Supreme Court (Corte Suprema di Cassazione) Ord. n. 15981/2012 – September the 20th 2012
Supreme Court (Corte Suprema di Cassazione)
Ord. n. 15981/2012 – September the 20th 2012
– traduzione di Simone Rossi –
1. On April 15th 2010, T.T., a Senegalese citizen, requested to the Court of first instance [Tribunale of Trieste] the recognition of the refugee status or, subordinately, the granting of the subsidiary protection or a permit to stay. He alleged to be homosexual and that he couldn’t live freely such condition in his country of origin – which criminalizes homosexuality – also because of hostility in the familiar and social environment.
2. The Court of first instance [Tribunale of Trieste] on February the 9th 2011, rejected the claim and the Court of Appeal of Trieste turned down the appeal against the judgement of the Court of first instance.
3. In the reasoning of the judgement, the Court of Appeal affirmed that the fact that homosexuality is a crime under the law of Senegal is irrelevant to grant the protection because it is not possible ‘to infer from the general situation of a country that the individual is victim of persecution’ (Cass. Civ. 26822/2007). The Court affirmed as well that even if the homosexuality of the claimant will be proven, on the basis of the circumstances alleged with the appeal it couldn’t be held that he had been victim of specific and tangibles acts of violence and threats by the Senegalese authorities so to force him to leave the country. Neither it could be held – according to the appealed judgement – that acts of persecution similar to the above ones had been committed by groups of power backed by the state or able to influence the state policy with respect to the public order and the public safety. According to the Court, what can be held on the basis of the appellant’s allegations is ‘that he was ill-treated by his relatives that didn’t accept his homosexuality’, but for the Court this is certainly not sufficient to grant the protection requested.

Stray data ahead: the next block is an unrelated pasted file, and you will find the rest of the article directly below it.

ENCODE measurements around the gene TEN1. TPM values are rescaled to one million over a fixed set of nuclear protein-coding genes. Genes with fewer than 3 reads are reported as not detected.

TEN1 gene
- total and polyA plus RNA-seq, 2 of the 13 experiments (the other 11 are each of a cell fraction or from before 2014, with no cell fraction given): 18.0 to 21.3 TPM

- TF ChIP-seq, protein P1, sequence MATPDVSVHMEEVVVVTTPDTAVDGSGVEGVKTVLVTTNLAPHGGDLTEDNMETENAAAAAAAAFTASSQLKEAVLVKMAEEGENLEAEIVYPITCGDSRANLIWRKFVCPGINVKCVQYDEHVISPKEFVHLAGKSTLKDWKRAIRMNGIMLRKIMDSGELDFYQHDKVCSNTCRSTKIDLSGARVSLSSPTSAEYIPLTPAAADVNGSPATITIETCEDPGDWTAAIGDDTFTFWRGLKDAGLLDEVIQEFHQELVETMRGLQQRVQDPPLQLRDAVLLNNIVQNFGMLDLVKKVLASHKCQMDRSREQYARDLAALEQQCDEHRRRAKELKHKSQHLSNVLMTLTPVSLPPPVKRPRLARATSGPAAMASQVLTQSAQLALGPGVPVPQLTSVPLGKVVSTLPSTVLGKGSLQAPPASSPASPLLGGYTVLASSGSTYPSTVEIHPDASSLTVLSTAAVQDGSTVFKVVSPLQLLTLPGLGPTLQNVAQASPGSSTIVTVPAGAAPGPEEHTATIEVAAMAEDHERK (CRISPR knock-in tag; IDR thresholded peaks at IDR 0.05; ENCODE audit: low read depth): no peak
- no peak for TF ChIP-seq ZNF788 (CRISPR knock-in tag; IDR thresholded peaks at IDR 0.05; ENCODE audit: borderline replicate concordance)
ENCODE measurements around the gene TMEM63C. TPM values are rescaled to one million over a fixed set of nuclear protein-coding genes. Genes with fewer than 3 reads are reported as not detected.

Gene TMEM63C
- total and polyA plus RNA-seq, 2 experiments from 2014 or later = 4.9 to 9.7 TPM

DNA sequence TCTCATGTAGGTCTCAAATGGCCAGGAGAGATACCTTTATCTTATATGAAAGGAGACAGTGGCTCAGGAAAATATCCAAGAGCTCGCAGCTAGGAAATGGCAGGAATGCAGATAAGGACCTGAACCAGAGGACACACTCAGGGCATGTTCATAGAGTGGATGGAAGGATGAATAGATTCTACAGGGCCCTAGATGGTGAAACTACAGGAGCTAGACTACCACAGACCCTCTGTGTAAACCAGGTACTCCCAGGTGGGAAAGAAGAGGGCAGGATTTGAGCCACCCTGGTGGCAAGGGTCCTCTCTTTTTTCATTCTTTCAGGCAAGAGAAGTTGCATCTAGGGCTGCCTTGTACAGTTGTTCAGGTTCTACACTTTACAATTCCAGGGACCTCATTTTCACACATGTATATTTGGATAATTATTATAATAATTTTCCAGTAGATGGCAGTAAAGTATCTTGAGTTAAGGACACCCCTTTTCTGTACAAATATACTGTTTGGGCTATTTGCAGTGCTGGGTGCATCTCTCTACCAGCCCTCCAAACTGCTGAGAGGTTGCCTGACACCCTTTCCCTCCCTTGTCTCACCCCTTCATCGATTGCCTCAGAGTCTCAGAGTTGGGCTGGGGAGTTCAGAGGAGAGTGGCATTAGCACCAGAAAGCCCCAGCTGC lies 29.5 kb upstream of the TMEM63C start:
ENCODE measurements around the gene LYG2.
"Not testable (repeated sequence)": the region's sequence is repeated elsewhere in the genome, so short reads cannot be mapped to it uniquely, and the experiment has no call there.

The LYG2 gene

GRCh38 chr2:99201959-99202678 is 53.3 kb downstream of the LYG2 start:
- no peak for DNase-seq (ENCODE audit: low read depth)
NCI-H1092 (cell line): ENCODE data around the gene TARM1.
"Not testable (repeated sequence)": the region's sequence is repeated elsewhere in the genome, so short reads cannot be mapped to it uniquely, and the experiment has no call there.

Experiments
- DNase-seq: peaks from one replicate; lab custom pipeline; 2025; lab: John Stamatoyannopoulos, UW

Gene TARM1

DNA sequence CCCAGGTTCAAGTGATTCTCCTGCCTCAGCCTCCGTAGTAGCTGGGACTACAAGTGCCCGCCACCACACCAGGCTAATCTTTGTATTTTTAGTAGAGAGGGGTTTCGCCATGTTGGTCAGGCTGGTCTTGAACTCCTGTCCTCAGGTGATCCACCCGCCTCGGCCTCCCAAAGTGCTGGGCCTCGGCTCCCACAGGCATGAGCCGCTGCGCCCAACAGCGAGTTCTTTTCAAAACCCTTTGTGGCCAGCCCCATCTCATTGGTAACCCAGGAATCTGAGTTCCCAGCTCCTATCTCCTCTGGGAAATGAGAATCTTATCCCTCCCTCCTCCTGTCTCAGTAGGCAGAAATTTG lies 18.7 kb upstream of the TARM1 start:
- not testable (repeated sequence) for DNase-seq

4. T.T. appeals to the Supreme Court with two legal objections, with which he affirms that the Court of Appeal violated and/or misinterpreted art. 3 of D.Lgs. 251/2007 [TN: the law that transposed the Qualification Directive] and art. 8 of D.Lgs. 25/2008 [TN: the law that transposed the Procedure Directive]. And that the reasoning of the Court was omitted, insufficient and contradictory on facts disputed and decisive for the judgement. With the first legal objection the claimant criticizes the appealed judgement because it did not take into the right consideration the evidence that the claimant asked to admit. And because the Court of Appeal has not searched for an adequate knowledge of the legal and social situation of the country of origin of the claimant, thus violating the legal principle of Italian and UE law on the examination of international protection applications. With the second legal objection the claimant affirmed that the Court of Appeal made a mistake when it held – with an evidently illogical reasoning – that it was not possible to infer from the general situation of a country that the individual is victim of persecution. For the claimant the criminalization of homosexuality necessarily prevents to all homosexual citizens to live freely their sexual and emotional life and therefore constitutes a deprivation of a fundamental right.